Older women in the U.S. are eager to work. And employers, facing a tight labor market and a dwindling supply of workers as older baby boomers retire, need these women. Yet women over 50 find the doors of American corporations are often closed to them, according to academic studies, employment experts and interviews with women struggling to get hiring managers to take them seriously. 

    For employers, the scarcity of workers shows no signs of abating. That will force them to look for talent in populations they might otherwise have ignored, says Faculty Affiliate Olivia Mitchell, a professor at the University of Pennsylvania’s Wharton School of Business. If they don’t explore those neglected pools, “they won’t find the trained, educated, mature workforce they need,” she says.
  • Penn Wharton PPI Faculty Affiliate, Professor Peter Cappelli
    “With their heavy emphasis on financial rewards and punishments and their end-of-year structure, [performance reviews] hold people accountable for past behavior at the expense of improving current performance and grooming talent for the future,” Faculty Affiliate Peter Cappelli wrote in the Harvard Business Review. “In contrast, regular conversations about performance and development change the focus to building the workforce your organization needs to be competitive both today and years from now.” 
  • Penn Wharton PPI Faculty Affiliate, Professor Susan M. Wachter
    What happens when big investment money moves into mass home ownership? Faculty Affiliate Susan Wachter comments on how private equity funds are changing the real estate market and rentals.
  • Faculty Affiliate Guy David.

    A couple of decades ago, hospitals and clinics did not advertise much to customers. Now, they are spending more and more each year on marketing, according to university professors who study advertising, and are keeping track. The optimism at the heart of these ad campaigns by care providers, feature slogans like “Thrive” and “Smile Out.” Is this spreading a message of false positivity?

    Thirty years ago, health care providers marketed to physicians more than consumers. The ads were drier, more factual, says Faculty Affiliate Guy David, an economist and professor of health care management at the University of Pennsylvania.

    “When the ads are more consumer-facing as opposed to professional-facing, the content tends to be more passionate,” David says.

  • Jobless claims fell significantly below analyst expectations this week.
    Trump to sign healthcare executive order; Jobless claims fall below estimates, producer prices rise; December rate hike very likely according to Fed minutes.
  • House appropriates $36.5 billion to disaster funding without spending offsets; Trump plans to make executive order on healthcare insurance market; Mortgage applications decrease 2.1% as interest rates reach highest level since July. 
  • Image: President Barack Obama signing the Affordable Care Act into law, 2010. Source: Wikimedia Commons.
    Republicans elected to the House of Representative, Senate, and the Presidency from 2012 to 2016 ran on the promise to “repeal and replace” the Affordable Care Act signed into law by former President Obama.  The Affordable Care Act, otherwise known as Obamacare, revolutionized the healthcare market completely by leveling an individual mandate, offering subsidies to those who could not afford to buy health care, and bringing more people into the insurance market to offset costs. [1]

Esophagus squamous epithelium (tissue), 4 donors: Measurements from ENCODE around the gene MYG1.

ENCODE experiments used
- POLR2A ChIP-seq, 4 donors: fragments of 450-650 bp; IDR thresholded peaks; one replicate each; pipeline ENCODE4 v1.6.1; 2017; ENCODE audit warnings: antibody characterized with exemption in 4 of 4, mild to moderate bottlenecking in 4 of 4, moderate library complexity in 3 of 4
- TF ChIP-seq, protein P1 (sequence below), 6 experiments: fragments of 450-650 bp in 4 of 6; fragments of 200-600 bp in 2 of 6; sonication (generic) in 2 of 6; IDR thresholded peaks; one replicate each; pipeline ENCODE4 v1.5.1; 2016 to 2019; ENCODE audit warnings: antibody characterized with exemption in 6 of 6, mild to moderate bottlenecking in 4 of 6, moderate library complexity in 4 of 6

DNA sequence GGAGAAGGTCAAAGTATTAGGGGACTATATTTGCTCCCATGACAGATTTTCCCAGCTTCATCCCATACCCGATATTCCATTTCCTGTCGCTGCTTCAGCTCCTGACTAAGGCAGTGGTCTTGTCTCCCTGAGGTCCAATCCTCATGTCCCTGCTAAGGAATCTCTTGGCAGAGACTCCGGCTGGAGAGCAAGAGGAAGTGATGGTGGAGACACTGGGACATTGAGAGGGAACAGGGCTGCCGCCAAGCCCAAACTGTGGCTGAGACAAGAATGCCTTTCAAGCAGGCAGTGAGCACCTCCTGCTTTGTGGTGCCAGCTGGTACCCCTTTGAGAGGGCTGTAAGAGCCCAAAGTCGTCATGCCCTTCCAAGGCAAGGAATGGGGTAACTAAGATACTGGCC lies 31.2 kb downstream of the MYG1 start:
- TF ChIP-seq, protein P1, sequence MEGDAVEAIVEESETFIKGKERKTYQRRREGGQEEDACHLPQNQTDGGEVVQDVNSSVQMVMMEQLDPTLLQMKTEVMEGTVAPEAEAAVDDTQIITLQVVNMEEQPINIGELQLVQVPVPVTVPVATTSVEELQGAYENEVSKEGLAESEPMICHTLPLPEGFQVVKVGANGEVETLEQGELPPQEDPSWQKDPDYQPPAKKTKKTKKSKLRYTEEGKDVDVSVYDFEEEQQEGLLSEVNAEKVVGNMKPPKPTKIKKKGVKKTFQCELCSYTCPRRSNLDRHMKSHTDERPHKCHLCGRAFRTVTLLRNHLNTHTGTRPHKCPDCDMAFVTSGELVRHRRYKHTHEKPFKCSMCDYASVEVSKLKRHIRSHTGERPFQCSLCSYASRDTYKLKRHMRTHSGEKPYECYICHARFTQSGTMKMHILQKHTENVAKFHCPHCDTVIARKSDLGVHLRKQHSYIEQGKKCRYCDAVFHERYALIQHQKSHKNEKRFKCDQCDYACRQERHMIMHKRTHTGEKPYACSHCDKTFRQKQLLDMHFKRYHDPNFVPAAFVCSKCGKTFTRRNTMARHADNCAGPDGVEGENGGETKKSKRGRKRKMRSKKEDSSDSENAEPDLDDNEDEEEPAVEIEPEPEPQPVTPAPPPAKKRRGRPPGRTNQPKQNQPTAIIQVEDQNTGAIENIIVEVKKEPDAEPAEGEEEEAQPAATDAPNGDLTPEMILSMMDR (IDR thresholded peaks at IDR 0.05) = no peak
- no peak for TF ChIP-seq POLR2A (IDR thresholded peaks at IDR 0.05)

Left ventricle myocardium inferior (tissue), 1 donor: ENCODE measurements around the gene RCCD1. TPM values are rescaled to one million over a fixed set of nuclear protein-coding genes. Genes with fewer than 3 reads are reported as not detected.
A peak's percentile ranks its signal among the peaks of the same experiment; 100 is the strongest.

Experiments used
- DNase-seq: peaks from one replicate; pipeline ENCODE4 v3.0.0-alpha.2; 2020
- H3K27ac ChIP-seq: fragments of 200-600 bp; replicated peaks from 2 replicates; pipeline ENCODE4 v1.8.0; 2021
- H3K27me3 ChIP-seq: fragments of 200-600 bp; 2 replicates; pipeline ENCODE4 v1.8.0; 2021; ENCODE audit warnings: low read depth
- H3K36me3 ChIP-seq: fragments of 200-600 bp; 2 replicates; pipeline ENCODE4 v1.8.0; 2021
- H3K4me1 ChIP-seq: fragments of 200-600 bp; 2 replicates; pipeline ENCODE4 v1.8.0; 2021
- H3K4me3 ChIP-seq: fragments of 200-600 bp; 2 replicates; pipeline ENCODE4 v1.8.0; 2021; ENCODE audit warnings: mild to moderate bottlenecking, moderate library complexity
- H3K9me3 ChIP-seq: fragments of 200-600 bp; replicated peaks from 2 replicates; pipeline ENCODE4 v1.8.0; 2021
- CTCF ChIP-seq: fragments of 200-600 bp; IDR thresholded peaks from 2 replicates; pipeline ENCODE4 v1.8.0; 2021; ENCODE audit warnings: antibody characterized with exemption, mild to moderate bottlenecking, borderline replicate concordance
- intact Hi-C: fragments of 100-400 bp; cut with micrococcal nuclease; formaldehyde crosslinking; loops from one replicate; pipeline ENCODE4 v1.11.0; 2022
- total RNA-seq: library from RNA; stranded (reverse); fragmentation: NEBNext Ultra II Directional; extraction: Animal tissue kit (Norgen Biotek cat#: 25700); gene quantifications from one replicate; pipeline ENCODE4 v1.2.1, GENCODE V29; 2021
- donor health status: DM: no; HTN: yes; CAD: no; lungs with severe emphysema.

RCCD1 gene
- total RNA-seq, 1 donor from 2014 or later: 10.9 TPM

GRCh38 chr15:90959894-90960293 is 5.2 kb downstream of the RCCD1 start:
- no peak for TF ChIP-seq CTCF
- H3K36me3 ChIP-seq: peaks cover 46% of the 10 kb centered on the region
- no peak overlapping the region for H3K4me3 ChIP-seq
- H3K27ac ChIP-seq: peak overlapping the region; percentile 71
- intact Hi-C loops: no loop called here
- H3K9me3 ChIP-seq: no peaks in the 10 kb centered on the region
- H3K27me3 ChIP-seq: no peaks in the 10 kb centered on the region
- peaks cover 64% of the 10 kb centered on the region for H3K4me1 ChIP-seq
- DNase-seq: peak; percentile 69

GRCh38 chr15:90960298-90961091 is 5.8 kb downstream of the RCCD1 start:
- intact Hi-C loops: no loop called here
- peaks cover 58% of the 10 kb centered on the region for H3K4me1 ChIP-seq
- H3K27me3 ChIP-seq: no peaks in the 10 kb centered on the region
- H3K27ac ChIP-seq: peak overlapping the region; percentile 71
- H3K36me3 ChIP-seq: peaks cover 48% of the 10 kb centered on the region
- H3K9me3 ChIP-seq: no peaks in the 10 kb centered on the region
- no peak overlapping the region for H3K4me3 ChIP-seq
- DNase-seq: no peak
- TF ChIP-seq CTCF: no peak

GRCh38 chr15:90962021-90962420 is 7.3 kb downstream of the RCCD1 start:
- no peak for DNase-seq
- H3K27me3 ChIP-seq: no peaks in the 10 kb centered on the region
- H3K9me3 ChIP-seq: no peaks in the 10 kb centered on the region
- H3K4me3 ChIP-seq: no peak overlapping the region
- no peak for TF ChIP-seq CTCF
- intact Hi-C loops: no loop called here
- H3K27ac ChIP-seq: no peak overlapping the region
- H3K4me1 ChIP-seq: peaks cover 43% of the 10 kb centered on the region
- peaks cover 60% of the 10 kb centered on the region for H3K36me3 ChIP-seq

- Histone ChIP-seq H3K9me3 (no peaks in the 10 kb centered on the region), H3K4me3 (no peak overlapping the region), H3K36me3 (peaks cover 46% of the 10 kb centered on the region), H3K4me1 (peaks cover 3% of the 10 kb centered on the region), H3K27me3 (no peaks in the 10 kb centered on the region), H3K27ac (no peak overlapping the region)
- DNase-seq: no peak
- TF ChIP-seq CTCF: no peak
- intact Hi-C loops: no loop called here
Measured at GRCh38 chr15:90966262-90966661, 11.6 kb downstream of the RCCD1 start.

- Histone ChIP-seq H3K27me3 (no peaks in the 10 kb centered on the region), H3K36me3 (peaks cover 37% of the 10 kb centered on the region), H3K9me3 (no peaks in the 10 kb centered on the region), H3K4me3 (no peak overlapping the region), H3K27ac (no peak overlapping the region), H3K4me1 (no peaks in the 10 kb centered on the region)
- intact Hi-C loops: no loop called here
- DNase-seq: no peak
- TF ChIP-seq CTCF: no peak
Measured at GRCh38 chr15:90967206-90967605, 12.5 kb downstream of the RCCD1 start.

•  In a tweet Tuesday morning, the President indicated he’d use the “power of the pen” to “give great Healt...
    Trump indicates he may use executive order on health care; Working class Americans face growing debt burden; IMF raises worldwide economic outlook.
  • Scott Pruitt, Administrator of the U.S. Environmental Protection Agency (EPA) said on Monday that he would sign a proposed...
    EPA head to sign rule on withdrawal from the Clean Power Plan; Houses passes budget, paving way for tax reform; U.S. deficit spending reached $668 billion in fiscal 2017.
  •  Image: Engineer directs students in the use of tracking. Source: U.S. Navy.
    A well-known study by Oxford professors estimates that in one or two decades, half of the number of U.S. jobs will become automated. [1] The projections for job computerization have moved beyond production occupations and have entered service and other non-routine jobs that required cognitive tasks. Some have even claimed that, in the future, Artificial Intelligence (AI) will do everything better than humans. [2]
  • Lightrail at a station in PA. 

    For much of the second half of the 20th Century, cities in the United States developed by suburbanizing – wealthier families fled urban cores and settled in outlying areas, where the size of one’s house became a preeminent status symbol. Yet over the last few decades, these trends have reversed, at least among young, well-educated millennials. Between 2010 and 2015, in all but six of the country’s 33 largest metropolitan areas, population growth among educated millennials in core cities eclipsed that of their surrounding suburbs, with such populations in 13 cities growing at more than double the rate of their suburbs. [1]

  • Estate tax rules proposed by President Obama will be withdrawn by the Treasury.